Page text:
This is my simplest method to upload any image from PowerApps to SharePoint

  • No Swagger

  • No Edit JSON

  • No Azure Blob Storage

  • All Standard Connectors

  • No HTTP

  • Can easily add more arguments


Original

This blog post is a cleaned up version of the #Flow Ninja hack 87 thread which happened on Sunday night. https://twitter.com/johnnliu/status/1114863521525669888

Follow me on Twitter and catch the next live hack.


[Updated: 2019-04-27] Video version, PnP SharePoint Community Call from Chaks

From @chakkradeep


Steps - first a bit of study and exploration

I have a @MicrosoftFlow hack this evening to send files from @PowerApps to @SharePoint I have been thinking about this one for a while. So if you are still awake, follow along.

First - I check the Flow button trigger.
Then create a PowerApps trigger, use peek code to study

Double check SharePoint connector - I read this with FlowStudioApp - there's no method that takes format: byte. Everything wants format: binary.

I spent a while looking through various standard connectors looking for something that does format: byte - I found one. In the Outlook connector.
In send email with attachment. **cackle** **evil grin**

Evil twinkle in the eye acquired - we now execute the plan

So we hack the PowerApps trigger. by using a totally unrelated connector.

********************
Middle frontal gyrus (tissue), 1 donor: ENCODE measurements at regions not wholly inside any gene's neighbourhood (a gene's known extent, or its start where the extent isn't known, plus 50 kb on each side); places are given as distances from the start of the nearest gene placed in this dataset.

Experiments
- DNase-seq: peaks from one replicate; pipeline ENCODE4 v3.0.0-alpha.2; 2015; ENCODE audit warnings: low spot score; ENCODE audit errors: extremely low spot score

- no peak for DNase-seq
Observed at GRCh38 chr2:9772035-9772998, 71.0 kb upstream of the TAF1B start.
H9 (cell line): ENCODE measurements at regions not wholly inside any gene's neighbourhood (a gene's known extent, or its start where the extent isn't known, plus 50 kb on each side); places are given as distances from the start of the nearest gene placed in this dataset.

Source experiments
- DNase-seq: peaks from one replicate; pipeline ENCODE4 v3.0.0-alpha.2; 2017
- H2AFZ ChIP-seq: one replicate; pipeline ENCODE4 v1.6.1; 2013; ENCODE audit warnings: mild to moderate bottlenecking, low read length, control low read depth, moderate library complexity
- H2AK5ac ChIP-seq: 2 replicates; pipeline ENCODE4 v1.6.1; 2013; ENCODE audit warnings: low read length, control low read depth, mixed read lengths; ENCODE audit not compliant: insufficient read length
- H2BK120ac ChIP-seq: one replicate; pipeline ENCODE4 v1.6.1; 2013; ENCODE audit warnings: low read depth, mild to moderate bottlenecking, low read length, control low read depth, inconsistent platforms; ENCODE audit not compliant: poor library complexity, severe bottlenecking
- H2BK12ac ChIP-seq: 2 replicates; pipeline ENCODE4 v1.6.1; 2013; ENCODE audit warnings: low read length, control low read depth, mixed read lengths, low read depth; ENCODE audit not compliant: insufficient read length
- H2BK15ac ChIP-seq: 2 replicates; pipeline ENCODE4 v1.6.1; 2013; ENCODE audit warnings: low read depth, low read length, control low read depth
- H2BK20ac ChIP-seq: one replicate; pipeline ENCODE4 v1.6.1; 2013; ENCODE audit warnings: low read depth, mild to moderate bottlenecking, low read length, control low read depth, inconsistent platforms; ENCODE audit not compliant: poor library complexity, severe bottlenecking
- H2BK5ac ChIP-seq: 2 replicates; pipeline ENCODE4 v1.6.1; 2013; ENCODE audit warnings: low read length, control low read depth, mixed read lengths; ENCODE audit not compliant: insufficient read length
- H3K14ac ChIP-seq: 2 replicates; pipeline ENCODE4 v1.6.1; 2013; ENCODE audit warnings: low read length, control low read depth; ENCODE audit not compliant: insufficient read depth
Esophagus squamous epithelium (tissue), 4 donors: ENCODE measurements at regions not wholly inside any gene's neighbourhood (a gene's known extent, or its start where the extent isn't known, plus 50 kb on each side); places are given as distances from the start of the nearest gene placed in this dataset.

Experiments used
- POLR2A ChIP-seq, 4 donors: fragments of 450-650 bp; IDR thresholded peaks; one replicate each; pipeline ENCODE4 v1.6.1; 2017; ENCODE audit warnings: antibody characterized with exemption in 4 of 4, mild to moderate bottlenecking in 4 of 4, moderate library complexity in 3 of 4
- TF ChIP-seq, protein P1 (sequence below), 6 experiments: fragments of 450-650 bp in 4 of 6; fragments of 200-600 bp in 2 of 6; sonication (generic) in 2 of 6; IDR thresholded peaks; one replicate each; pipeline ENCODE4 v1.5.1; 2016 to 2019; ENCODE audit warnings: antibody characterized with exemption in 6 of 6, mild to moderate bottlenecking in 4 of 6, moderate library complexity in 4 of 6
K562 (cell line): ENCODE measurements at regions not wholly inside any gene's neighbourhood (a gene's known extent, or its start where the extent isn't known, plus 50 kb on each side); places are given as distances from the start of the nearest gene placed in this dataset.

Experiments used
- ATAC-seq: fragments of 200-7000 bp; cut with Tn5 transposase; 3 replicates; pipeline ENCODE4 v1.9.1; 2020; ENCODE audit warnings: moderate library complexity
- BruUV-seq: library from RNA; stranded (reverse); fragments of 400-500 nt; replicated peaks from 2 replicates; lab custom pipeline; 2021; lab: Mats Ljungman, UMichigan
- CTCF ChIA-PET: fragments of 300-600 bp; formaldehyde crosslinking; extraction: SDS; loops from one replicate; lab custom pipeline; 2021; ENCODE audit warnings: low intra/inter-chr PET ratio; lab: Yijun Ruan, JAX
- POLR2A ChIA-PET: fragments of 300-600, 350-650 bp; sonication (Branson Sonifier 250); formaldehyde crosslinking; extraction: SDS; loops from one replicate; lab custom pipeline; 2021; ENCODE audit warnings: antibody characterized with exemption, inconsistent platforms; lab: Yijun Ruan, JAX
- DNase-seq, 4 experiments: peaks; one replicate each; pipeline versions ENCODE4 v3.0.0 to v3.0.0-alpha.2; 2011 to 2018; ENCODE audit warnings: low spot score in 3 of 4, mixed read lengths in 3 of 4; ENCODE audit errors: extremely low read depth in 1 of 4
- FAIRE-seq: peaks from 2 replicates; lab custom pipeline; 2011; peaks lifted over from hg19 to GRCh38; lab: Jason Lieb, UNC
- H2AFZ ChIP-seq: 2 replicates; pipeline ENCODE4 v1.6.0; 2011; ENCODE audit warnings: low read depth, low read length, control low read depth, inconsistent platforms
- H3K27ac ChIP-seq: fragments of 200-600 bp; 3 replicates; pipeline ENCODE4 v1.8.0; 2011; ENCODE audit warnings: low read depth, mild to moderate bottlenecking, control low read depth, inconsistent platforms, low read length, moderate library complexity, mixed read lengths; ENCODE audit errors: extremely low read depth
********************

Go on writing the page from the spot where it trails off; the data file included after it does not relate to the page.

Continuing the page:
I can't hold back my dislike of the PowerApps trigger. Why can't it behave more like the Flow button trigger...

The argument sendanemail_attachmentscontent is ugly. Try using Flow Studio to rename them first before you go too far. This will also make the connection tidier when you take it over to PowerApps.

Finally

PowerApps time - this is probably my simplest method.
Don't need Azure blob storage
Don't need edit json
Don't need swagger
Can have multiple arguments

5-2.png

Just need to conditionally build a strange Flow that doesn't use the outlook connector but use it to lock the PowerApps trigger

  • See the condition is always false - it doesn’t run

  • See also the Size of the create file is much larger than a broken blob string

  • We need to keep the unused Send an email action even if we don’t use it - because it locks the PowerApps trigger in place so the trigger doesn’t reset.


And there we have it - the absolutely simplest no-code solution to send a File from PowerApps to SharePoint with ease.

We lock the PowerApps trigger to format: byte by using an otherwise unused Outlook send mail connector.

Future

There are a few things Microsoft could do that will make this even easier. If they ever get around to it:

  • Allow us to define PowerApps trigger directly either by using Flow Button UI or Request schema

  • Allow SharePoint connector to accept format: byte

  • Allow PowerApps to send format: binary, right now PowerApps converts that to string, dropping the non-character bytes from the data it sends to Flow